BBC NEWS Americas Africa Europe Middle East South Asia Asia Pacific

BBC News World Edition
 You are in: Health  
News Front Page
Middle East
South Asia
Medical notes
Talking Point
Country Profiles
In Depth
BBC Sport
BBC Weather
Tuesday, 10 September, 2002, 14:13 GMT 15:13 UK
Tobacco clampdown wins legal backing
Boy smoking
Smoking among children is a big concern
Tobacco companies have suffered a major setback in their bid to overturn strict new European Union regulations on the manufacture and marketing of cigarettes.

The Advocate General of the European Union's highest court has rejected arguments by British American Tobacco Ltd and Imperial Tobacco Ltd that the new laws were illegal.

Leendert Geelhoed, speaking in Luxembourg on Tuesday, said EU authorities were within their rights to set new limits on the levels of tar, nicotine and carbon monoxide in cigarettes sold or produced for export in the EU.

He also backed new laws banning the use of terms such as 'light' and 'mild' to describe cigarette brands and obliging manufactures to place larger and more graphic health warnings on all packets.

Mr Geelhoed's opinion is not binding on the full European Court of Justice - but the advocate general's advice is usually followed.

British American Tobacco said it was still hopeful the court would overturn the regulations.

Michael Prideaux, BAT corporate and regulatory affairs director, said: "We remain convinced that the entire Directive is founded on an incorrect legal base, and that the EU is seeking to regulate beyond its remit."


The two British tobacco companies complained about the rules to the High Court of Justice in London a year ago, but the British judges passed the case on to the EU's high court.

The two firms argued the regulations were invalid because they were based on health policy and would not improve the EU's single market.

But Mr Geelhoed said the introduction of new EU-wide rules were necessary to ensure a level playing field for companies.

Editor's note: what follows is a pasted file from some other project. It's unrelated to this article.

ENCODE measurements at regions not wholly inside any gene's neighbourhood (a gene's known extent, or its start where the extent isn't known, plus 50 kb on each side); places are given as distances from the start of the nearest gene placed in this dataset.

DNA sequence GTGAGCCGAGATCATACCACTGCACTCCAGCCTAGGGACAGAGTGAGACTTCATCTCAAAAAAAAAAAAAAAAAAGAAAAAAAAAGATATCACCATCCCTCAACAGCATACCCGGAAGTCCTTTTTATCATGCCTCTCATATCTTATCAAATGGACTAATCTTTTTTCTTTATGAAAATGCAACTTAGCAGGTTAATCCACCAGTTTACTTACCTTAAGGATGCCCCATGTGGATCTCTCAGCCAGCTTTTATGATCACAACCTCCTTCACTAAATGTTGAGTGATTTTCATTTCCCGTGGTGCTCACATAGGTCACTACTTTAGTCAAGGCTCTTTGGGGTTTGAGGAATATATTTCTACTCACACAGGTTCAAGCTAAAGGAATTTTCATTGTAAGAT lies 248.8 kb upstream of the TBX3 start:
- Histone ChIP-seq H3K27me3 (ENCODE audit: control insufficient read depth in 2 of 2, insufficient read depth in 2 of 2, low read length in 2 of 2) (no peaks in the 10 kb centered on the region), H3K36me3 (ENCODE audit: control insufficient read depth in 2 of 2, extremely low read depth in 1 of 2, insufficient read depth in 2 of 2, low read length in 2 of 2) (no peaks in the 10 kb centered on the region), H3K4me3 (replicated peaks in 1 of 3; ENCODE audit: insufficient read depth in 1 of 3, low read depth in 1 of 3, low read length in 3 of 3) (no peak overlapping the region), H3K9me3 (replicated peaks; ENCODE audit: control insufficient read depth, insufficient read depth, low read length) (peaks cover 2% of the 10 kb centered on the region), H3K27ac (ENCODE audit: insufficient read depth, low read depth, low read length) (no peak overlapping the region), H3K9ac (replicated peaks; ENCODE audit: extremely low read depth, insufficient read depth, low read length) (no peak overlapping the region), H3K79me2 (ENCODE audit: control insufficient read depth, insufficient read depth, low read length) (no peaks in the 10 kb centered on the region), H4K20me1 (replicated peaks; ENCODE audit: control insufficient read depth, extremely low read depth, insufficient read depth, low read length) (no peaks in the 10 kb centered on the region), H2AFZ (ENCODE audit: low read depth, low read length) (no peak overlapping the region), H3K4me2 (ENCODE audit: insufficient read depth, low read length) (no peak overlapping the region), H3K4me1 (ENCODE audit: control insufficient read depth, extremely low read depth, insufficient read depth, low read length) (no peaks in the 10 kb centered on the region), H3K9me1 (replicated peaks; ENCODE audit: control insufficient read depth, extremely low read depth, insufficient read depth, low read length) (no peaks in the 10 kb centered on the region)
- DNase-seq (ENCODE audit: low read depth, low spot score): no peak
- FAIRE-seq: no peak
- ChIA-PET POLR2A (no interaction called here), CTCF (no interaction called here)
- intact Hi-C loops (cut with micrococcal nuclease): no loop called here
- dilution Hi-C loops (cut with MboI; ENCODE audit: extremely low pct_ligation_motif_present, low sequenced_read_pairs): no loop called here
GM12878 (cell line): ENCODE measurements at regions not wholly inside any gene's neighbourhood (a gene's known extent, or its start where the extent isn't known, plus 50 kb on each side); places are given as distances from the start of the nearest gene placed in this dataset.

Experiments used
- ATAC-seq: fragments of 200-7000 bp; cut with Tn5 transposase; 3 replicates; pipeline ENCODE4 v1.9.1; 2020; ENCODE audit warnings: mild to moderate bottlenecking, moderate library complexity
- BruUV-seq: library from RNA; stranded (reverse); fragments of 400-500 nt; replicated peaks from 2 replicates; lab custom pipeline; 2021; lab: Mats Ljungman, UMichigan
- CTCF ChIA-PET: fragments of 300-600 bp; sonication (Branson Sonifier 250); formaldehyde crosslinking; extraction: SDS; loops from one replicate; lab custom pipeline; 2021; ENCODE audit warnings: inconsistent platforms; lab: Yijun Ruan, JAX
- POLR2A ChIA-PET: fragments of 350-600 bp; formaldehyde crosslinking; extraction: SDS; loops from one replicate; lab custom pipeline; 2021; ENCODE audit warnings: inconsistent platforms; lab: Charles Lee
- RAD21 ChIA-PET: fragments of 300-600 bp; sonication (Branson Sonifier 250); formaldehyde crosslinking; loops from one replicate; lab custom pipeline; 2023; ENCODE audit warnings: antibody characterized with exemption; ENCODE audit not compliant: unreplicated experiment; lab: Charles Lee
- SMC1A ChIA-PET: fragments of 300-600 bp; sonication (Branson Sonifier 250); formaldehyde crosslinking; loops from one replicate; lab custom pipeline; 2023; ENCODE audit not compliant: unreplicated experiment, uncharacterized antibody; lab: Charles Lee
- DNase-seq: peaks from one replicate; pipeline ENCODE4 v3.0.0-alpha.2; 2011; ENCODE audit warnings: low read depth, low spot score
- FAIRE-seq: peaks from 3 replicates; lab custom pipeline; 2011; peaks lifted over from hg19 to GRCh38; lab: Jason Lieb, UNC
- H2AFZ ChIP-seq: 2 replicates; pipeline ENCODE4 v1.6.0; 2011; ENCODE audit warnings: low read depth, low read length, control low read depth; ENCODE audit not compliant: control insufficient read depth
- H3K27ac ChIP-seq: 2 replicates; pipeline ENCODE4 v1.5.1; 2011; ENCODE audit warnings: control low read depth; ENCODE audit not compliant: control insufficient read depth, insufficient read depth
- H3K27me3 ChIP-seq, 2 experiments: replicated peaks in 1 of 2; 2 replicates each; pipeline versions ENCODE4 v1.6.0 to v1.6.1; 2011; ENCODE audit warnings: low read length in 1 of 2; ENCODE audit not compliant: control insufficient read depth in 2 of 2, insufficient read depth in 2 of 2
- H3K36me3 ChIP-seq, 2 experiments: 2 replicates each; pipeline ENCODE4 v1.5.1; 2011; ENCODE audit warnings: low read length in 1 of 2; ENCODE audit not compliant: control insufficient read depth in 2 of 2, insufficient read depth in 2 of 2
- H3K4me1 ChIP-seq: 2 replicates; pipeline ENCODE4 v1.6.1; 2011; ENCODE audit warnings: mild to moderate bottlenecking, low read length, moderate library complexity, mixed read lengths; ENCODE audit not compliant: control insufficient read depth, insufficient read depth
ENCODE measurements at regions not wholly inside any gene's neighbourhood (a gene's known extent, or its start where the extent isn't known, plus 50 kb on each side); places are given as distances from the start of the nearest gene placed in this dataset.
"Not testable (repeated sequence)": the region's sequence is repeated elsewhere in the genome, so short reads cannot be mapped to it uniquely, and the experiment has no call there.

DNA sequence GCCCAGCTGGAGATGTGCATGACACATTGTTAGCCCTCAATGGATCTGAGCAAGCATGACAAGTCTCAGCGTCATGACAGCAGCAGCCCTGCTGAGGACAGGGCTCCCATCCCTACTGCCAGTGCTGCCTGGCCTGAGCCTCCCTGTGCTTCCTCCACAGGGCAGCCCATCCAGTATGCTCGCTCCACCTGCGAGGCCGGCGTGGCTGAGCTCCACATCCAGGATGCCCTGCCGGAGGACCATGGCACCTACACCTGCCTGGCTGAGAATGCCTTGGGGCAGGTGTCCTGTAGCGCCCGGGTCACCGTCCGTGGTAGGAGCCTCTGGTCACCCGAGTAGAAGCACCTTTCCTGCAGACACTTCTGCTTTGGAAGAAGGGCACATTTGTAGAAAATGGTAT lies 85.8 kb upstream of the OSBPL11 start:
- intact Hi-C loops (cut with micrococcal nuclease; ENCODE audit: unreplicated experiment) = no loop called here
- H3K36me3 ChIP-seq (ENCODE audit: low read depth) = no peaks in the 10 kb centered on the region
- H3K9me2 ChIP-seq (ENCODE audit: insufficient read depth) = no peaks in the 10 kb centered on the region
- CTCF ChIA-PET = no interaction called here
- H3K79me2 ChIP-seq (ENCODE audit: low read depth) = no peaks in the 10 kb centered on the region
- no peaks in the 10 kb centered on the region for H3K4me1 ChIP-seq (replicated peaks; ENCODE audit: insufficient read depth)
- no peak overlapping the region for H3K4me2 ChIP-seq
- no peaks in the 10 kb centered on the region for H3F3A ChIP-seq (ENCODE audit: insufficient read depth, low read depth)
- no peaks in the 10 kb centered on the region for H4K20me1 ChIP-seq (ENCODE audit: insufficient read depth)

He added that the new regulations on the composition of cigarettes should also apply to exports to prevent smuggling of brands banned in the EU.

The regulations were voted into law by the European Parliament in May 2001 and will force tobacco companies to cover over one-third of each cigarette packet with bold health warnings.

Under the rules EU governments were also given the option of requiring the addition of graphic photographs illustrating smoking-induced health risks.

The laws, which are due to come into force at the end of this month, were hailed as a turning point by anti-smoking campaigners.

But manufacturers warned that thousands of jobs would be jeopardised by the ban on the sale and manufacture of cigarettes with more than 10 milligrams of tar, particularly through the loss of exports to Asia, Australia and Africa, where consumers demand stronger cigarettes.

Campaigners' response

Clive Bates, director of the anti-tobacco campaigning group ASH, welcomed the Advocate General's opinion.

"This is a good day for Europe because it shows that it is possible to build health and consumer protection into free trade and that the EU can put its citizens before the commercial freedom of tobacco companies.

"It means we are close to having more visible warnings and removal of misleading branding, such as 'light' and 'mild', which is one of the worst consumer confidence tricks of all time.

"The tobacco companies are trying to use technical legal arguments to overturn measures agreed by a majority of European governments and the European Parliament, and widely supported by the public."

Michael Prideaux, British American Tobacco
"We don't really consider that the increased size of the health warning will bring any benefit to consumers"
Clive Bates from Action on Smoking and Health
"The new wordings [of warnings] are much stronger, they give you much more information"
See also:

30 May 01 | Health
17 Jun 02 | Health
26 Jul 01 | Health
Internet links:

The BBC is not responsible for the content of external internet sites

Links to more Health stories are at the foot of the page.

E-mail this story to a friend

Links to more Health stories

© BBC ^^ Back to top

News Front Page | Africa | Americas | Asia-Pacific | Europe | Middle East |
South Asia | UK | Business | Entertainment | Science/Nature |
Technology | Health | Talking Point | Country Profiles | In Depth |